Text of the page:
How to Deal With Your Health Insurance Company

Claim denied? Here are three simple strategies to try if your insurance denies payment for life-changing treatments you or your child require.

If your doctor has recommended a certain treatment, the last thing you want is for it to be held up because of red tape from the insurance company. Here’s how to handle a claim that your insurance company has denied — and how to avoid claims being denied in the first place.

Call Your Insurance Company First

This first tip is easy, but hardly anyone does it. Before you have a procedure or visit the doctor’s office, call your insurance company. Ask them to acknowledge — in writing — that they will cover the procedure. That way, the insurance company can never deny payment or deny your claim in the first place.

Always File an Appeal

If you’re denied coverage by your insurance company, always file an appeal. As the saying goes, you miss 100 percent of the shots you do not take. If you do not resubmit your claim, you’ll never know if the insurance company would accept it the second time around. And, in fact, more than 70 percent of claims get accepted the second time around, so the odds are in your favor.

Find a Patient Advocate

Let’s face it: The language used in health insurance correspondence is difficult to follow, and the rules around what’s covered — and what’s denied — are hard to understand. If you are feeling overwhelmed, one option is to hire a patient advocate. Patient advocates typically have a background in health care. They can help you understand the lingo, doing everything from reviewing insurance paperwork to accompanying you on doctor’s visits.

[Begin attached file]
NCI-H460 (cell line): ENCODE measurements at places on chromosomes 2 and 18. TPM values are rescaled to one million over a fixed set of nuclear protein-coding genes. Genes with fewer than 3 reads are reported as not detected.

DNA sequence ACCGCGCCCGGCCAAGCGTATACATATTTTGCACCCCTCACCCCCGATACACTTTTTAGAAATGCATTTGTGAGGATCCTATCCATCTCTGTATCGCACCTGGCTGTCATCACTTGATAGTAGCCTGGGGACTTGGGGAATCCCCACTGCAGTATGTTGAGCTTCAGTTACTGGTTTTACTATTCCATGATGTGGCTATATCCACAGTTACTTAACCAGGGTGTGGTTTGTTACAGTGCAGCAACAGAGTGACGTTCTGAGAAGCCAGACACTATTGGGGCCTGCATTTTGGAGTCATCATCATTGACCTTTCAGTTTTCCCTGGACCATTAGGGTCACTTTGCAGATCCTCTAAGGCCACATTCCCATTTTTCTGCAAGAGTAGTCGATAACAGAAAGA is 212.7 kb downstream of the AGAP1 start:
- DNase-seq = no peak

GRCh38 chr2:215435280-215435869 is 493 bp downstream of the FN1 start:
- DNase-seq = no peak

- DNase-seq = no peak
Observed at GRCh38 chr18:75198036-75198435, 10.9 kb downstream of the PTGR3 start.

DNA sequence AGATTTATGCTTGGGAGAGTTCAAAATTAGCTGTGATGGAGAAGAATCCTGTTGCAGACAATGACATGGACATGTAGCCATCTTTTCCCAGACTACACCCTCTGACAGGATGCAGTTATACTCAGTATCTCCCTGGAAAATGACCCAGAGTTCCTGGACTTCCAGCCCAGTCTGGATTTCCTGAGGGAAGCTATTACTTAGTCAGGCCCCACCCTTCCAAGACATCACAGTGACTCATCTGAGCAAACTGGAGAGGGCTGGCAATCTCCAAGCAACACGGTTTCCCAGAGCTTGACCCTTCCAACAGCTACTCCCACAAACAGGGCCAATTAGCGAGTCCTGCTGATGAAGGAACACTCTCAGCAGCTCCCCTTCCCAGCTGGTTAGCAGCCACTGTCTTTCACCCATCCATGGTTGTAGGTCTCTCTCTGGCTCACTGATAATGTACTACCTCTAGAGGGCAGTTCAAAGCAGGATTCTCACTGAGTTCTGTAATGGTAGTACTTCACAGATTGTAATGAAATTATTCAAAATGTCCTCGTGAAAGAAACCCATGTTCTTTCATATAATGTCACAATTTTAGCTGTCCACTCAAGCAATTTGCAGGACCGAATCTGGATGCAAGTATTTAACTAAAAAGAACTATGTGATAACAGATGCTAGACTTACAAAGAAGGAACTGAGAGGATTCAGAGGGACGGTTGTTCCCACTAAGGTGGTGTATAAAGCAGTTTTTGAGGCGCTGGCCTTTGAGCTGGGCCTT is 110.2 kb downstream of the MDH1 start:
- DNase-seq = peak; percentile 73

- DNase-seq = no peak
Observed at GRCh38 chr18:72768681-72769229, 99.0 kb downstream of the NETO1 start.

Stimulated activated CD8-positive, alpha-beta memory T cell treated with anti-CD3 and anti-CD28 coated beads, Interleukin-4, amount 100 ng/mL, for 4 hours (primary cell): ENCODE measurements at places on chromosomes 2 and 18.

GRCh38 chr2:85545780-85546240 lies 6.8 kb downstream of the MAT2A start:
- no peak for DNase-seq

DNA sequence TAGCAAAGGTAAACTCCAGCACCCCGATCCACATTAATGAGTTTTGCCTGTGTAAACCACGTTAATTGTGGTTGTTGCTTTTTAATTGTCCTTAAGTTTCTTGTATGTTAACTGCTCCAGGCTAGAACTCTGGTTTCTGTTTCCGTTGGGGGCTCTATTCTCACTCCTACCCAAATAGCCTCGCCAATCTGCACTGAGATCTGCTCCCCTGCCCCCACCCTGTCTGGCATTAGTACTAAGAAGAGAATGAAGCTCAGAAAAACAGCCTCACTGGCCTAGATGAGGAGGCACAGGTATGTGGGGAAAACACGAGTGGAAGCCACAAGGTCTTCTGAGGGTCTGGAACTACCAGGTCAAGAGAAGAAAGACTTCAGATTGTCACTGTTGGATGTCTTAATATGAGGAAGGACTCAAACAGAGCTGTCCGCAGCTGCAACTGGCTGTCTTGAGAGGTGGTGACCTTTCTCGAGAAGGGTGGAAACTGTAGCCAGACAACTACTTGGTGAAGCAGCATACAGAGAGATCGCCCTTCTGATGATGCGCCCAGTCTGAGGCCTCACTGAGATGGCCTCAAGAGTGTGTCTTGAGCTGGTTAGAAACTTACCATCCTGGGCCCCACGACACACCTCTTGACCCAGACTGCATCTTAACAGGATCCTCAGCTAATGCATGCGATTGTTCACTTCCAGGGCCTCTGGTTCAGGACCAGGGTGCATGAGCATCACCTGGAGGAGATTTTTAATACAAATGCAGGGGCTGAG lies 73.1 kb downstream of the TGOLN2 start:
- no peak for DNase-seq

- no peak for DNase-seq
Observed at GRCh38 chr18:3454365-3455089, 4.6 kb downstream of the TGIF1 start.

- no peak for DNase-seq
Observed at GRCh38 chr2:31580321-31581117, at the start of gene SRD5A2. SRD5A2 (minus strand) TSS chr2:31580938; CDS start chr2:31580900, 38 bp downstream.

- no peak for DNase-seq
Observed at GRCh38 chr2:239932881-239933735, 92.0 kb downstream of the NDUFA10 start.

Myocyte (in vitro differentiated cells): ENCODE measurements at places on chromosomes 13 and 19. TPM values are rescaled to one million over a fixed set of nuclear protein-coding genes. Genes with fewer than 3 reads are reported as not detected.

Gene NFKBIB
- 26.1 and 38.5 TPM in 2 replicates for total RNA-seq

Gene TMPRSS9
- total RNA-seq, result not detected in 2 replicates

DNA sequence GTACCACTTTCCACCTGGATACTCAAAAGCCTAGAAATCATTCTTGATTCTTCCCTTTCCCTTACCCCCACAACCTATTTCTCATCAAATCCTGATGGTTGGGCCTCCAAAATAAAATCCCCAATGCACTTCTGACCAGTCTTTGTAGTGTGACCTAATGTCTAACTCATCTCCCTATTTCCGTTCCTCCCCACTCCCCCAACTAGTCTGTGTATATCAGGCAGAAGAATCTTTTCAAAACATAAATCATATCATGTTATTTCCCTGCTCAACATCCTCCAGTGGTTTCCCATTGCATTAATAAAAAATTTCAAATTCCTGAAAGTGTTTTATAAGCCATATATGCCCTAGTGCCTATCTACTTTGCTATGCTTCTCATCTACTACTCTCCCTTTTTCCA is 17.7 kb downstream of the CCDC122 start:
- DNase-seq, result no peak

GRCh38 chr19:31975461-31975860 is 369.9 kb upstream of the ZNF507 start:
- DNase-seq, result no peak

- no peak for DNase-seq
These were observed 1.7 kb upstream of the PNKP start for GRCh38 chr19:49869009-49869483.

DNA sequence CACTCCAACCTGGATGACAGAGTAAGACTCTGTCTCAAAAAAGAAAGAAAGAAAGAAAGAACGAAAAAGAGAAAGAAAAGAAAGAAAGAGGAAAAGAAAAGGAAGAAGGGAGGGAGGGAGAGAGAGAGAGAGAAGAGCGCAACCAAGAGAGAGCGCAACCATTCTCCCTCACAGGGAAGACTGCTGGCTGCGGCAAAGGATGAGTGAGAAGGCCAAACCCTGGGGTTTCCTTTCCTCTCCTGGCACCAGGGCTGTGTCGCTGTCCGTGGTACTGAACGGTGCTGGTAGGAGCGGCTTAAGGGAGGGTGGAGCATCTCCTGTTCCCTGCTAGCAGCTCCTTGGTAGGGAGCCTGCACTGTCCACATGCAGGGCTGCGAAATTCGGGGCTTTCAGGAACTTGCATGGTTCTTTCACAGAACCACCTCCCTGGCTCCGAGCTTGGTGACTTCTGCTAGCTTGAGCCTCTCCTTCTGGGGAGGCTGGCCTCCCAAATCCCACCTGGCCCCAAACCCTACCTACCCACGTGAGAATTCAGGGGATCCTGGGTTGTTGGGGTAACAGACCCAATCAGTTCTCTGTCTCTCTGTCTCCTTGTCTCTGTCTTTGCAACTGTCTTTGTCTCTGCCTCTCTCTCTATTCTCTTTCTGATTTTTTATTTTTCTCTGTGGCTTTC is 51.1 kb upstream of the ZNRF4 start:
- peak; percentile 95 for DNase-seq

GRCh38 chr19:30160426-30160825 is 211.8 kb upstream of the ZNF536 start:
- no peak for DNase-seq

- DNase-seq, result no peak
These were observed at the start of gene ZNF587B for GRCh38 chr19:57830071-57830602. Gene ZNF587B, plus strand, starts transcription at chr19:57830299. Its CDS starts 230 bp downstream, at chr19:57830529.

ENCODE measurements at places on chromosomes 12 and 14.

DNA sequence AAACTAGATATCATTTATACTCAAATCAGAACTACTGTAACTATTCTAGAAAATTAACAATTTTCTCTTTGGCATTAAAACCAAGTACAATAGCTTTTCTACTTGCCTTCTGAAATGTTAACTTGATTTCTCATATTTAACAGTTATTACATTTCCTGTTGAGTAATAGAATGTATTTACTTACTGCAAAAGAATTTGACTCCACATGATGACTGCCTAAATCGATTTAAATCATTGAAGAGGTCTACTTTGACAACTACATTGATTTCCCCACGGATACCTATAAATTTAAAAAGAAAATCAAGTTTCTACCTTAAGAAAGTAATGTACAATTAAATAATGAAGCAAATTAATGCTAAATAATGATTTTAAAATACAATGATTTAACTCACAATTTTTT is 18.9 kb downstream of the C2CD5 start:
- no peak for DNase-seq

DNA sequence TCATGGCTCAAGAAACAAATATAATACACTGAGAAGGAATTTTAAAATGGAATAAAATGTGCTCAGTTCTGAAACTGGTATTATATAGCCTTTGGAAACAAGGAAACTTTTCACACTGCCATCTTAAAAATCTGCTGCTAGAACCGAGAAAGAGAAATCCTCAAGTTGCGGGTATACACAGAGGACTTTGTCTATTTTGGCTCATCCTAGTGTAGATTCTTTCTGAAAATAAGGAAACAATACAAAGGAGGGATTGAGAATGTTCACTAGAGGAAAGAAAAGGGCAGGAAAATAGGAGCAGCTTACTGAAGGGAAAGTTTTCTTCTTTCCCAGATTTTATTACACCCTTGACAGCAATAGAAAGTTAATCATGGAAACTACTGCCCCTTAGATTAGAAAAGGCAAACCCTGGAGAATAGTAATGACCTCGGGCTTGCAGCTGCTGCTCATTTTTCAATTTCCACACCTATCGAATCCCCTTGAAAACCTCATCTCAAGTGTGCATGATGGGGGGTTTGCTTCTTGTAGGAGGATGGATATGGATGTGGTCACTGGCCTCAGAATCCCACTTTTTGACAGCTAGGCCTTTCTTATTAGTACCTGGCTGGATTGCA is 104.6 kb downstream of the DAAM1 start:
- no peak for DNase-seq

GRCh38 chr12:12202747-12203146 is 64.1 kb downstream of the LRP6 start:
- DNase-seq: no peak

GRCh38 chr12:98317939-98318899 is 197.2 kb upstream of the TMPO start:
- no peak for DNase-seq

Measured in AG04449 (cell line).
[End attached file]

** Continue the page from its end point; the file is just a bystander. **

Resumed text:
Your Parent Has Dementia: What to Talk to Their Doctor About

Make sure all their doctors are aware of all the medications she is taking.

Q: My mom is 94 and has dementia. She is taking a whole medicine cabinet-full of medications and I think they actually make her fuzzier. How should I talk to her various doctors about what she is taking and if she can get off some of the meds? — Gary R., Denver, Colorado

A: Many dementia patients are taking what docs call a "polypharmacy" — three or more medications that affect their central nervous system. And we really don't know how that mixture truly affects each individual person.

A new study in JAMA Network that looked at more than 1 million Medicare patients found almost 14% of them were taking a potentially harmful mix of antidepressants, antipsychotics, antiepileptics, benzodiazepines such as Valium and Ativan, nonbenzodiazepine benzodiazepine receptor agonist hypnotics such as Ambien or Sonata, and opioids. And almost a third of those folks were taking five or more such medications. The most common medication combination included an antidepressant, an antiepileptic, and an antipsychotic. Gabapentin was the most common medication — often for off-label uses, such as to ease chronic pain or treat psychiatric disorders, according to the researchers from the University of Michigan.

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